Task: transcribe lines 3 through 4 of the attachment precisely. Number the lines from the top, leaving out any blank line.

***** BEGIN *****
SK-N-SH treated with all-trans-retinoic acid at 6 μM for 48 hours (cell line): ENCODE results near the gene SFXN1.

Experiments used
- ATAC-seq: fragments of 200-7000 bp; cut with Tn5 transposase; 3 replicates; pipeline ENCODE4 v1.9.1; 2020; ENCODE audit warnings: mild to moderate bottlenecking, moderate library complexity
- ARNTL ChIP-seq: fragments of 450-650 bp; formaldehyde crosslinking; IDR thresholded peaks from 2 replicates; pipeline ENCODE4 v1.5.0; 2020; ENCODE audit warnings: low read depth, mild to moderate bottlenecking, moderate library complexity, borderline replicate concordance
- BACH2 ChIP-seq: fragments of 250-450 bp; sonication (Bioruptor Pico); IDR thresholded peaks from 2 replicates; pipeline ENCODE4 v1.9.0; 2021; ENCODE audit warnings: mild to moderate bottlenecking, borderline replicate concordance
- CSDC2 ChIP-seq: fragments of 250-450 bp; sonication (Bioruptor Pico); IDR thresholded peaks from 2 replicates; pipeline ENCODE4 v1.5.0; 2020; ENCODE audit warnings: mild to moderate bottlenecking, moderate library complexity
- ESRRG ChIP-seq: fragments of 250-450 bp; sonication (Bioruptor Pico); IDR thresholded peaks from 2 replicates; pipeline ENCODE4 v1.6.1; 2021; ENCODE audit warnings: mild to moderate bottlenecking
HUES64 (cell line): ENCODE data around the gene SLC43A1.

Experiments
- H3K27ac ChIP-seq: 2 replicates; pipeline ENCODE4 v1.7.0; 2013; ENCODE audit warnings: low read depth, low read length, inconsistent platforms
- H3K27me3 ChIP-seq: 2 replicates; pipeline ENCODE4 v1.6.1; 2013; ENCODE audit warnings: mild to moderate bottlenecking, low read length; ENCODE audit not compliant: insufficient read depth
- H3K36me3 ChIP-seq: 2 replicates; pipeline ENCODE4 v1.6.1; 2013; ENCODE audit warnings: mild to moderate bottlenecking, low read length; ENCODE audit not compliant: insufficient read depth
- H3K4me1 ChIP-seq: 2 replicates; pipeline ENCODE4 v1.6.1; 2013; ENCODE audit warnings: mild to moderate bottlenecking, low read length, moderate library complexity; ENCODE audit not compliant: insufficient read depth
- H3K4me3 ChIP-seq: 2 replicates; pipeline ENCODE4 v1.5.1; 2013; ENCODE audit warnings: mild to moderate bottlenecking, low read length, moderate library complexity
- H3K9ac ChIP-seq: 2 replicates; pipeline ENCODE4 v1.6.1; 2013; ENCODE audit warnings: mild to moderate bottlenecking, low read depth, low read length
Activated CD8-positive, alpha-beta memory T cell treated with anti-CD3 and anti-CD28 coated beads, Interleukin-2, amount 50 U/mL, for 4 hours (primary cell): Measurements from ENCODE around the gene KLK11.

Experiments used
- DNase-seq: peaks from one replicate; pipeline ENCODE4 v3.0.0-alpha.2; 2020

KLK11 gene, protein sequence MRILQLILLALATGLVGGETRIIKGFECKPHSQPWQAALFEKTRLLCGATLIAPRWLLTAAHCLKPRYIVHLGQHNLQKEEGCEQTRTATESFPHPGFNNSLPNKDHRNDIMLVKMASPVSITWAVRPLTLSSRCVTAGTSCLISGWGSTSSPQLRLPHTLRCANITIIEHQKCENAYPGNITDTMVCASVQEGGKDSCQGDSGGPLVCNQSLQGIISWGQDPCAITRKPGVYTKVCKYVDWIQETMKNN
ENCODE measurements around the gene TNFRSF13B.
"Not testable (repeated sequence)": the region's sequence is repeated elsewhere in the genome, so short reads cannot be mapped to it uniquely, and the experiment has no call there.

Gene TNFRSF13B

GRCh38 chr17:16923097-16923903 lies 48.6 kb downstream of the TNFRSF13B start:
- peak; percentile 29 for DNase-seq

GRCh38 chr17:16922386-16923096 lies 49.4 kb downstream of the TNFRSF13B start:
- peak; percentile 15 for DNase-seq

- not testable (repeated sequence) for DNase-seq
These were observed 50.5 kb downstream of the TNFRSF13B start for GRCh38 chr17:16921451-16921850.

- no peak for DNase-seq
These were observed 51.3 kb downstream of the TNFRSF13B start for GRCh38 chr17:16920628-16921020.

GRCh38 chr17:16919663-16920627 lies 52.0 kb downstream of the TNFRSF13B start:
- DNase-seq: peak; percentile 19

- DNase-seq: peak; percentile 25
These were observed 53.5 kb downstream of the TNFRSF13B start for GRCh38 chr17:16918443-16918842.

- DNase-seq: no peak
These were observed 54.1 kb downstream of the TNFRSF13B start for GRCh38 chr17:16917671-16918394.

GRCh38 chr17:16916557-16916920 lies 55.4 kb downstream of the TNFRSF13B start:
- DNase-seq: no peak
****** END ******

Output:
- ATAC-seq: fragments of 200-7000 bp; cut with Tn5 transposase; 3 replicates; pipeline ENCODE4 v1.9.1; 2020; ENCODE audit warnings: mild to moderate bottlenecking, moderate library complexity
- ARNTL ChIP-seq: fragments of 450-650 bp; formaldehyde crosslinking; IDR thresholded peaks from 2 replicates; pipeline ENCODE4 v1.5.0; 2020; ENCODE audit warnings: low read depth, mild to moderate bottlenecking, moderate library complexity, borderline replicate concordance